By contributor
updated 9/6/2011 3:45:25 PM ET 2011-09-06T19:45:25

The porn film star who tested HIV-positive last week and shut down Los Angeles’ billion-dollar industry, does not have the virus, an advocacy group for the adult entertainment industry announced.

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Diane Duke, a spokesperson for the Free Speech Coalition in Los Angeles, told the Associated Press the group is investigating how the porn star falsely tested positive for the virus, and said the industry would resume film production.

While the issue raised questions in the adult film industry, which requires its members to take HIV tests every 30 days, Ged Kenslea, communication director for the AIDS Healthcare Foundation, says the chance of a false positive is rare.

“The public at large doesn’t need to start getting two HIV tests,” he says. “We conduct 40,000 tests each year in California, Florida and Washington, D.C., and of those 40,000 tests we have probably 30 false positives.”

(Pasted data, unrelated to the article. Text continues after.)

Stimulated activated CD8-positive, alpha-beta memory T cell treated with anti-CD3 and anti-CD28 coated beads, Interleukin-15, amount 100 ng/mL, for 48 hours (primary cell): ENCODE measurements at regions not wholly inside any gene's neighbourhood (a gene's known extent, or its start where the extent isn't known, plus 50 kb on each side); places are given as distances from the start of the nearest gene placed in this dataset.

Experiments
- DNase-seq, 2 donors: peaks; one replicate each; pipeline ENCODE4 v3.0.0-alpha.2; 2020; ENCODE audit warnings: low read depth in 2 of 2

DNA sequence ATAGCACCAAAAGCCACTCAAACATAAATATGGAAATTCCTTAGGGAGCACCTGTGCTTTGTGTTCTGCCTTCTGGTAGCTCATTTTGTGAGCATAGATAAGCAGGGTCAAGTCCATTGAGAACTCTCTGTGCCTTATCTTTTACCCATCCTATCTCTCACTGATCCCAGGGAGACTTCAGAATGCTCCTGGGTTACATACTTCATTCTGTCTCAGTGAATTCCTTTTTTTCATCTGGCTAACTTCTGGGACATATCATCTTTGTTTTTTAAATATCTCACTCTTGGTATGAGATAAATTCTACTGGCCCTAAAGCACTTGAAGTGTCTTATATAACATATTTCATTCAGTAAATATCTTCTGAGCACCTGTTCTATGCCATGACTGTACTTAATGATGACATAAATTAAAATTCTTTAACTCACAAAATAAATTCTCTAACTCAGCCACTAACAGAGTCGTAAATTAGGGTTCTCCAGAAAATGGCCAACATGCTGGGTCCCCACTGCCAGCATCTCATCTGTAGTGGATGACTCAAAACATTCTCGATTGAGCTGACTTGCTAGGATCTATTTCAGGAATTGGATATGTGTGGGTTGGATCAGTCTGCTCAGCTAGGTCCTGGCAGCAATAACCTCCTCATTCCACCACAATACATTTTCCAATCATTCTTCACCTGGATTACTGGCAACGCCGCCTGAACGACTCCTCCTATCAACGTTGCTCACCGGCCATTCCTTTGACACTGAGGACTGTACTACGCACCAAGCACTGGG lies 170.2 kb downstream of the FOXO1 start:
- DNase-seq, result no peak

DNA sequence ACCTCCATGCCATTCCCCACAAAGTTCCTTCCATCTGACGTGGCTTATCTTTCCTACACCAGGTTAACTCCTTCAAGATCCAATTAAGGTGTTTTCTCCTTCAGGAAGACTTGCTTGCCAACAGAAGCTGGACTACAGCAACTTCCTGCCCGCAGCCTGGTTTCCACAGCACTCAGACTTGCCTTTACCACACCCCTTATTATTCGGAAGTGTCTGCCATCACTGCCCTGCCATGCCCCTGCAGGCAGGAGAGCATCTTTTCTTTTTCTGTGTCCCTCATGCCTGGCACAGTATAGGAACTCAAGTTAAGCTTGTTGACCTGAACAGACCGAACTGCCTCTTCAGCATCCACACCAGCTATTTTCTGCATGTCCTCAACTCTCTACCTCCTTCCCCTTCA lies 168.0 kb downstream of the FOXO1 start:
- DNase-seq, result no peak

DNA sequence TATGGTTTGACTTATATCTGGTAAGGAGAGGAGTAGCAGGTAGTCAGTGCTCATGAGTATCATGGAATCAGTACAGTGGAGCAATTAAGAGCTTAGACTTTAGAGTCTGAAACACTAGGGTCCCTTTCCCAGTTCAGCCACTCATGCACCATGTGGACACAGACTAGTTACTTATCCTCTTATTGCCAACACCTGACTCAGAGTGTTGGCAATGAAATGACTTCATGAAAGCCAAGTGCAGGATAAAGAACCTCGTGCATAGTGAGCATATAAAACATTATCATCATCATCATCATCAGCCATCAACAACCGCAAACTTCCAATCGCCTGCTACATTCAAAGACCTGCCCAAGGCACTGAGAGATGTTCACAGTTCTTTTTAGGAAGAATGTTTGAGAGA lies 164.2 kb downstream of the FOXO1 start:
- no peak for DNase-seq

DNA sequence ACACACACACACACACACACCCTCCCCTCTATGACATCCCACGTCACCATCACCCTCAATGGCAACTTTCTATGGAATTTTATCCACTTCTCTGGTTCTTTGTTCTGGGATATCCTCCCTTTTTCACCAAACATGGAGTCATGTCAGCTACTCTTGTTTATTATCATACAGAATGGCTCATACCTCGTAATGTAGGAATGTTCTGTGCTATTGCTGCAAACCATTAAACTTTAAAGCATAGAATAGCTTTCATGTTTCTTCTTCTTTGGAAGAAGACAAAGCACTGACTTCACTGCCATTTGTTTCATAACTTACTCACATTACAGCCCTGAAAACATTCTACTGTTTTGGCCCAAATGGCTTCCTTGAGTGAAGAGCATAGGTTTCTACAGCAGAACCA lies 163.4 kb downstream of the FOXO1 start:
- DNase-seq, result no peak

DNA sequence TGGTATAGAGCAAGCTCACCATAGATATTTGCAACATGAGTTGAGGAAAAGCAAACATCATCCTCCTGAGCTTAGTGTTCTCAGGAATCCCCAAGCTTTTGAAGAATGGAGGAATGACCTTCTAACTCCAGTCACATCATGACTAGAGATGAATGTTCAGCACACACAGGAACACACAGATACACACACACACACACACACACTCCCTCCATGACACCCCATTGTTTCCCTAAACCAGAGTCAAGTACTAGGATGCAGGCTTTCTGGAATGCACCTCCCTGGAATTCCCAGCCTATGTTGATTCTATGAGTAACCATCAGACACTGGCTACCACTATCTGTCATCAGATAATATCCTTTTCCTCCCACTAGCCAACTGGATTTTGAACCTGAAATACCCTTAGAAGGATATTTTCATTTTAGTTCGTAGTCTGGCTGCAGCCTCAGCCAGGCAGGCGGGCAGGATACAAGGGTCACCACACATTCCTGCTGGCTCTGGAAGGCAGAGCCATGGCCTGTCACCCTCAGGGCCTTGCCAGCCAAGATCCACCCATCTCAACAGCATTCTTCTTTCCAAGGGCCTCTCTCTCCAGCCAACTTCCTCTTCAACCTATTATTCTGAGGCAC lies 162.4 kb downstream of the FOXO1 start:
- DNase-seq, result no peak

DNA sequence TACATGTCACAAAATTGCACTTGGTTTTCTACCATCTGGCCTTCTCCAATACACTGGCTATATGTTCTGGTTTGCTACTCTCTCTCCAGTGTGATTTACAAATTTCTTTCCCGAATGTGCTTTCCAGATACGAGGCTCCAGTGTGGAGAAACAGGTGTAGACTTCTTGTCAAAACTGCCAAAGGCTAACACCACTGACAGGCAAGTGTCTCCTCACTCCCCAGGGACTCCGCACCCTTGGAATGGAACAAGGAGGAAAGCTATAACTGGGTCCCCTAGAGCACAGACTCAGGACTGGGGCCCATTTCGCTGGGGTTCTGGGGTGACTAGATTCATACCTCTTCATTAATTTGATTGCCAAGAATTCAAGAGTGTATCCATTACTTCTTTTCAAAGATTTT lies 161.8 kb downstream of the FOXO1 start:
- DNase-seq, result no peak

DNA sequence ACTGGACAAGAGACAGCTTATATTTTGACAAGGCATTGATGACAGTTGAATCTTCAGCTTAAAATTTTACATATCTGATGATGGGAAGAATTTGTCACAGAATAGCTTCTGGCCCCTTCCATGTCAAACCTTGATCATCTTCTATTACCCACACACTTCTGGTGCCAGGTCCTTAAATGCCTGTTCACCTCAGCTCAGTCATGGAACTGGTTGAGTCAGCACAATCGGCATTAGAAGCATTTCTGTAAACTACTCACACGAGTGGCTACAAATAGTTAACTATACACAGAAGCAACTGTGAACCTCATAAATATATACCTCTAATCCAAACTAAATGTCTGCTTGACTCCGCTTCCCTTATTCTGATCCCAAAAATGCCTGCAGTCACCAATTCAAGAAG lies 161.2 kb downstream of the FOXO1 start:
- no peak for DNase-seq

False positives can occasionally occur if the counselor contaminates a sample in some way, something is wrong with the actual test or the person has another virus that throws the test, Kenslea adds.

Dr. Bernard Branson, medical epidemiologist with the Centers for Disease Control and Prevention, says based on 5 million blood donors, the chance of a false positive is about 1 in 250,000. If someone tests positive, the person should be automatically retested, he says.

“While more people are being tested for HIV than ever before — half of Americans adults still have not been tested,” he says. “HIV testing saves lives.”

The Centers for Disease Control and Prevention estimates about 50,000 new HIV infections each year. In 2009, the latest year for which data is available, about 48,000 new HIV cases were reported. CDC recommends that adolescents and adults be tested for HIV as a routine part of healthcare and that people at high risk be tested more often than others.

Kimberly Hayes Taylor is an independent health writer based in Detroit. A former staff writer for newspapers including The Detroit News, Minneapolis Star Tribune and The Hartford Courant, she's also written for magazines such as Essence, Black Enterprise and Decisive. Her latest book is "Get It Up: The Ultimate Guide to Overcoming Erectile Dysfunction."

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